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nHawk

Getting Started: What to learn?

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nHawk    100
Hello, I recently discovered this forum (about twenty minutes ago!) and I would love to get started on game design. I am currently a soft-more in a B.S. computer science degree, however, I have been programming since 9th grade. I have a strong background in c++ procedural programming and have an introductory understanding of OOP in c++ (basic classes and up to single inheritance, polymorphism). I want to write a basic pong game or anything just to get understand how to begin designing a game. It is on a windows platform. What do I need to learn for such a basic game? Windows programming or will SDL due? Any type of direction would be great! I just simply do not know how to begin in the first place.

Thanks for the help!
Nathan

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nHawk    100
To clear up what I'm asking is, I have read the beginning tutorials and explanations on this website, but I'm not sure what the variables do (size_t), or what I need to learn outside of standard c++ to begin.

Thanks

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pulpfist    528
Hi,

when you say Windows programming do you mean Windows API? if so, I would recommend against it. Windows API is all but replaced by the .NET platform these days. It may have its place when writing low level drivers, or creating the initial window for a raw DirectX/OpenGL application, but thats about it. Besides, it doesn't provide access to the juicy resources you got in your video card.

For games you will be much better off with SDL, or one of the many other 2D graphic libraries out there. Personally I prefer SFML

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Tom Sloper    16062
Quote:
Original post by nHawk
I would love to get started on game design. ... just to get understand how to begin designing a game.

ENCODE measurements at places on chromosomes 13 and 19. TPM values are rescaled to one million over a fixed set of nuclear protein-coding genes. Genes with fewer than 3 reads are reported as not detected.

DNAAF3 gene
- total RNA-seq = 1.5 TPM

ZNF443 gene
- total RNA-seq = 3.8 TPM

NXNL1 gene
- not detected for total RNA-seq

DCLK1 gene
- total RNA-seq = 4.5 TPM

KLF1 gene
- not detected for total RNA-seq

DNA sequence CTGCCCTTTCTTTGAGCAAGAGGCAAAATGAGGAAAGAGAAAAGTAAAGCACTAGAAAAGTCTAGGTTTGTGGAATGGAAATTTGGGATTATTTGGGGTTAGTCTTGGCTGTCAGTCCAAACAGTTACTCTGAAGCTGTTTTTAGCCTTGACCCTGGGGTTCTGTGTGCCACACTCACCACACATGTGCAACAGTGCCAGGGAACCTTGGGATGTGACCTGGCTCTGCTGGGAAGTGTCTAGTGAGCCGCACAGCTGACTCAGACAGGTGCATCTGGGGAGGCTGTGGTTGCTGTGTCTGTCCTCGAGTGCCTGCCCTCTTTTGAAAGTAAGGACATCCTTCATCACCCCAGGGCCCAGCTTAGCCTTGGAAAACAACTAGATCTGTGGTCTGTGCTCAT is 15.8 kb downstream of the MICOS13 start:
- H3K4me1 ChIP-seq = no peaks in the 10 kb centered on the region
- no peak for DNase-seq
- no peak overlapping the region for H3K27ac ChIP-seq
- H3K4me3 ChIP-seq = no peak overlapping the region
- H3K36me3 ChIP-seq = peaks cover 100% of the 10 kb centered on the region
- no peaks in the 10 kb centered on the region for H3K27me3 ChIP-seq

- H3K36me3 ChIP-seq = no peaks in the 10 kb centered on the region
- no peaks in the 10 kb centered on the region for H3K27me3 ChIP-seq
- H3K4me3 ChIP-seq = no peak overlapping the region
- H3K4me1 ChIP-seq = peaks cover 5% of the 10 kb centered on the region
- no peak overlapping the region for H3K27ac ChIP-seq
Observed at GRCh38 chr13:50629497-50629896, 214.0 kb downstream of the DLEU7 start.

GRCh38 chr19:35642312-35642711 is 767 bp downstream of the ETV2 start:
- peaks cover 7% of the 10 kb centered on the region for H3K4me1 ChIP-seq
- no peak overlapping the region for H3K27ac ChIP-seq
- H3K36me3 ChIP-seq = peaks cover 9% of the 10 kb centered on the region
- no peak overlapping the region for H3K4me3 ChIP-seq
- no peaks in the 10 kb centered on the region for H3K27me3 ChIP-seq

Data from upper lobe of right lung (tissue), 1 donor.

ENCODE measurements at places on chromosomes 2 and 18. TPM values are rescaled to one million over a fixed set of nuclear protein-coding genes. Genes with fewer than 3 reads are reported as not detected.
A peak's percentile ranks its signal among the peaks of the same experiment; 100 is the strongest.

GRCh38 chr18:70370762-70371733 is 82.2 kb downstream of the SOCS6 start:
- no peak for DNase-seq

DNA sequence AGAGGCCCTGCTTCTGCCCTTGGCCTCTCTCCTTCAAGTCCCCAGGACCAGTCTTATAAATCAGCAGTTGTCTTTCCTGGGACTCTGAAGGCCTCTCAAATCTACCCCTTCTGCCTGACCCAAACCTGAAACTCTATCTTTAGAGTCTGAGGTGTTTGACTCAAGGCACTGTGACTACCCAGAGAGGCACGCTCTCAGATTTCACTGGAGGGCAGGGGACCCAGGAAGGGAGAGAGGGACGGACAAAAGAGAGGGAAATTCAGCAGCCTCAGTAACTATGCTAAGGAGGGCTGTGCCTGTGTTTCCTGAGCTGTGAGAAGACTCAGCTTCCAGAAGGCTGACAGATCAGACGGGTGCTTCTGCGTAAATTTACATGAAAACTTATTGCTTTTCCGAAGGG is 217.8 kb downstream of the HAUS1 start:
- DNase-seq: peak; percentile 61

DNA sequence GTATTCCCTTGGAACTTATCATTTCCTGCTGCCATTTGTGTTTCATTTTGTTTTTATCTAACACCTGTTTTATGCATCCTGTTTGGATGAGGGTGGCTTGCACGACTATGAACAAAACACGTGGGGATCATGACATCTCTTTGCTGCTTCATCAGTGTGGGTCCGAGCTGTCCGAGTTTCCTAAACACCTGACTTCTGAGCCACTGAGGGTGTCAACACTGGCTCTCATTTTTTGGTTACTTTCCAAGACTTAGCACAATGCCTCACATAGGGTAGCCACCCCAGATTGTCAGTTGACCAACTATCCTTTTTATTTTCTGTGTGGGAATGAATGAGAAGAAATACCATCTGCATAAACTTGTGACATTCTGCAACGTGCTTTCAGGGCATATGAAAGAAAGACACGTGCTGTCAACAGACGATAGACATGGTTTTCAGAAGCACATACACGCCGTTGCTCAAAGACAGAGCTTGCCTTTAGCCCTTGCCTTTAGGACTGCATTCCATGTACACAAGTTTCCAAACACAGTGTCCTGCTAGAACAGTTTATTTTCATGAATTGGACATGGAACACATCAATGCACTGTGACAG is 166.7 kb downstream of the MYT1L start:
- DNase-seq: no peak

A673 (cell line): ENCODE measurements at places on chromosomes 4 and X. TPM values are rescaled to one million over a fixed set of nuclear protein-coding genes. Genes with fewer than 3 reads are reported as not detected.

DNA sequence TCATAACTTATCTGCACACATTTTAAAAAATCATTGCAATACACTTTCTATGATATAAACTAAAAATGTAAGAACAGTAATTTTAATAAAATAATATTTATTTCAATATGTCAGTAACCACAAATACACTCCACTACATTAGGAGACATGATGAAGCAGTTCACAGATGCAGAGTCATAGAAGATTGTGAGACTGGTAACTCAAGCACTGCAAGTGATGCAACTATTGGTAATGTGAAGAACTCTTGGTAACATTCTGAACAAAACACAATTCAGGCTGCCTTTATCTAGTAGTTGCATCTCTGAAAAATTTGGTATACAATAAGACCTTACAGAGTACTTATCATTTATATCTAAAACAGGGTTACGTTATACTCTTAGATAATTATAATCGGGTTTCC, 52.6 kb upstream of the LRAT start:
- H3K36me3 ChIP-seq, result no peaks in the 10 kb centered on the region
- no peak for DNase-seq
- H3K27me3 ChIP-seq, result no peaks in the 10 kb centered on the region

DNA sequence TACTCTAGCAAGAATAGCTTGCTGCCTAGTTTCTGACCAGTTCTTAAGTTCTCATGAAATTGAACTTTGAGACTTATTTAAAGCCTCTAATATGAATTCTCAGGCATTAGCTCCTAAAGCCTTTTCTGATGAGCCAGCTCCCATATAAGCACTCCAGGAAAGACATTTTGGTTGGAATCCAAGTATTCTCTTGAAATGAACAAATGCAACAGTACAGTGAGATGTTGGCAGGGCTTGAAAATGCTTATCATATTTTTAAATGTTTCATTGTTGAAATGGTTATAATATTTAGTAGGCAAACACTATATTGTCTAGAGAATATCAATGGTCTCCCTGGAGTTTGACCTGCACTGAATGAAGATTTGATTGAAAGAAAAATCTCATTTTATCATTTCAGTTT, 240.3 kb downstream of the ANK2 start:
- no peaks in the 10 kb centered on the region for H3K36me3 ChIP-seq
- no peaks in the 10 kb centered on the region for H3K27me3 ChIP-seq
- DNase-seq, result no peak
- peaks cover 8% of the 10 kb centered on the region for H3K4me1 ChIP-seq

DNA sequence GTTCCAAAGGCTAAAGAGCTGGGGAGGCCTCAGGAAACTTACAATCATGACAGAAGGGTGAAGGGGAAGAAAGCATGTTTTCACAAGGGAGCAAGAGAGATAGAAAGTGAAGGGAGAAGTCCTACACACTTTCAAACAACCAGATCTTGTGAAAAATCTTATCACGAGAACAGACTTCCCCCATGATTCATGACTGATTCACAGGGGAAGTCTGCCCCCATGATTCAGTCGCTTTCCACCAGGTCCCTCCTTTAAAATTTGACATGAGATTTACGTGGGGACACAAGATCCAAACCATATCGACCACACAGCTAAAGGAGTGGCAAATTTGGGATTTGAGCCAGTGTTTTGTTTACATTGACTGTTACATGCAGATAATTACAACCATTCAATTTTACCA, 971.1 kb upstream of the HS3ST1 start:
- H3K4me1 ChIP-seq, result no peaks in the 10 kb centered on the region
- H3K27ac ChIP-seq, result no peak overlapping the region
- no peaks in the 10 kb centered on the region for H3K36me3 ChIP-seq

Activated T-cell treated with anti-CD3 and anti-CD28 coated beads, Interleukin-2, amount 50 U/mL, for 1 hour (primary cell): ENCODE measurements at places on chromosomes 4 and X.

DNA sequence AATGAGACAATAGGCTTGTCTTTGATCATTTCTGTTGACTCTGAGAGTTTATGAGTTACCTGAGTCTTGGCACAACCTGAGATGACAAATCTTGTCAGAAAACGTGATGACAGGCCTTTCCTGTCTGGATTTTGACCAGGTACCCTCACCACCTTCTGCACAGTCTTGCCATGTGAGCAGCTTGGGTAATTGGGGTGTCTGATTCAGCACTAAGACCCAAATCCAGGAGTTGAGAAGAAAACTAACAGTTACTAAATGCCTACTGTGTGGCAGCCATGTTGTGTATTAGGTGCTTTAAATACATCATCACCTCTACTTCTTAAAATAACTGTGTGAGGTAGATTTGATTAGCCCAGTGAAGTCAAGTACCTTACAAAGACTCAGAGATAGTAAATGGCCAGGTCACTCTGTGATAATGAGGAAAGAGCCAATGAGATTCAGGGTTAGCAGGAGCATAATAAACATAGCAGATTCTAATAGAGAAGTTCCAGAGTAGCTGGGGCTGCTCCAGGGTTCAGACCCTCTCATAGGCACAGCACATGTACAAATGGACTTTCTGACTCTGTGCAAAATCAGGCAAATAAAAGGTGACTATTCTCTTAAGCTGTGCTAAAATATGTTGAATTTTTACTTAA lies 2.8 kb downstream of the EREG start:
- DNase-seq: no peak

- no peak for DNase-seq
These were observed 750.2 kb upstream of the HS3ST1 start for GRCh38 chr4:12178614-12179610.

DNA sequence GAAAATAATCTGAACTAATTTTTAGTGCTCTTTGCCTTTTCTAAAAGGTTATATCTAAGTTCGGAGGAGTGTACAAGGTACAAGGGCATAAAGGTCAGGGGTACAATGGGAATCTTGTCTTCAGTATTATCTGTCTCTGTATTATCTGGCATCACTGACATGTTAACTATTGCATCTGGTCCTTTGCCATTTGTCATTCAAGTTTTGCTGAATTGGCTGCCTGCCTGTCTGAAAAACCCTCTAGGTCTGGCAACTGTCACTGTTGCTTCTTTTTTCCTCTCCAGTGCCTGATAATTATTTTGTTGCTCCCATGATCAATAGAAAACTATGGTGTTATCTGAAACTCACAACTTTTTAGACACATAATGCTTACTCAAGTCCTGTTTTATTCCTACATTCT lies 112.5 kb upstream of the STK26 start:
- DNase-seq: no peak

Nathan, game programming is not the same thing as "game design." Read the definition of "game design" at http://sloperama.com/advice/lesson28.htm

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nHawk    100
Quote:
Original post by Tom Sloper
Nathan, game programming is not the same thing as "game design." Read the definition of "game design" at http://sloperama.com/advice/lesson28.htm


Sorry, I tend to use the term loosely. My interest is in game programming, mainly AI development, but I realize it'll be a long road before I'm ready to dive into that so I want to get started on building foundation games like pong, or something of that simplistic nature. I need to start watching how I word things since I'm not around my non technical friends ^^

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boogyman19946    1487
Quote:
Original post by nHawk
Hello, I recently discovered this forum (about twenty minutes ago!) and I would love to get started on game design. I am currently a soft-more in a B.S. computer science degree, however, I have been programming since 9th grade. I have a strong background in c++ procedural programming and have an introductory understanding of OOP in c++ (basic classes and up to single inheritance, polymorphism). I want to write a basic pong game or anything just to get understand how to begin designing a game. It is on a windows platform. What do I need to learn for such a basic game? Windows programming or will SDL due? Any type of direction would be great! I just simply do not know how to begin in the first place.

Thanks for the help!
Nathan


Hellow Nathan,

It is hard to say exactly what you need to make any program or game. General APIs (like SDL or Win32) can be suggested, but we can't spoon feed you all the info you need. SDL is just fine for what you want to do and is probably better than the Win32 since it's cross-platform and all that jazz.

The first stop to making a game is to ask questions about what your game, or the particular piece of code your writing if you're hired and on a team, will have to do. Make yourself a checklist and figure out how to do each one. Here's a sample one for Pong game:

Checklist:
- Display the court to the screen (background - two solid bars on top and bottom)
- Display two paddles on both sides
- Move one of the paddles as the mouse changes it's vertical (or horizontal... or both if you'd like a crazy game of pong ^.^) position
- Display a ball
- Move the ball "like a ball would move" (hard to explain a little. I'll try to come up with something clearer)
- etc. etc.

Once you have your checklist (you don't really have to write anything down for a game that is this simple, but it WILL help you keep on track), start doing what it says and cross off things you've down. =]

Game programming is a loose art. No strict science here :) All for your interpretation.

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